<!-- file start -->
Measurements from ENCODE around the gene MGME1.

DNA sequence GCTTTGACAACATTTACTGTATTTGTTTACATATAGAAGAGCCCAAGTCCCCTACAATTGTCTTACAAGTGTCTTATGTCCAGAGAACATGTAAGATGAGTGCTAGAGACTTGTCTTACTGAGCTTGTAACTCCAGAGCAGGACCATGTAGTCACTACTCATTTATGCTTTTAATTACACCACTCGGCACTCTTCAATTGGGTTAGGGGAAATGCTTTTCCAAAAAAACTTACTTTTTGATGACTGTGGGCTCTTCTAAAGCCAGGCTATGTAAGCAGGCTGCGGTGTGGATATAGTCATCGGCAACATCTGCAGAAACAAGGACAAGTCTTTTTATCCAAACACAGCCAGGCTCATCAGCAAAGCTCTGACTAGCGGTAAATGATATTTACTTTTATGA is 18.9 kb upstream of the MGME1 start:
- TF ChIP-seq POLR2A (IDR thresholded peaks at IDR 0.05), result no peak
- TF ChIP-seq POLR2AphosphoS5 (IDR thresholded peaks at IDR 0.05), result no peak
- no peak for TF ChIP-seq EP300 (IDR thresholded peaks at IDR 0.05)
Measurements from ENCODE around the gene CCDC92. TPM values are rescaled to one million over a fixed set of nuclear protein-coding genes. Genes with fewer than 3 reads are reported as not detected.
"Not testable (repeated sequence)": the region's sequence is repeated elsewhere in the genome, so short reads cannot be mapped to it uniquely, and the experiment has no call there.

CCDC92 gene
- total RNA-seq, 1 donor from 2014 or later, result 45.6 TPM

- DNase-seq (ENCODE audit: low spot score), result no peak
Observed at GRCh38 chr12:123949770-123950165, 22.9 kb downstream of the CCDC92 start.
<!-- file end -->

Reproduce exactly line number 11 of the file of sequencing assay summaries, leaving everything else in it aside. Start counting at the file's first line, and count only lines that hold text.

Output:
Observed at GRCh38 chr12:123949770-123950165, 22.9 kb downstream of the CCDC92 start.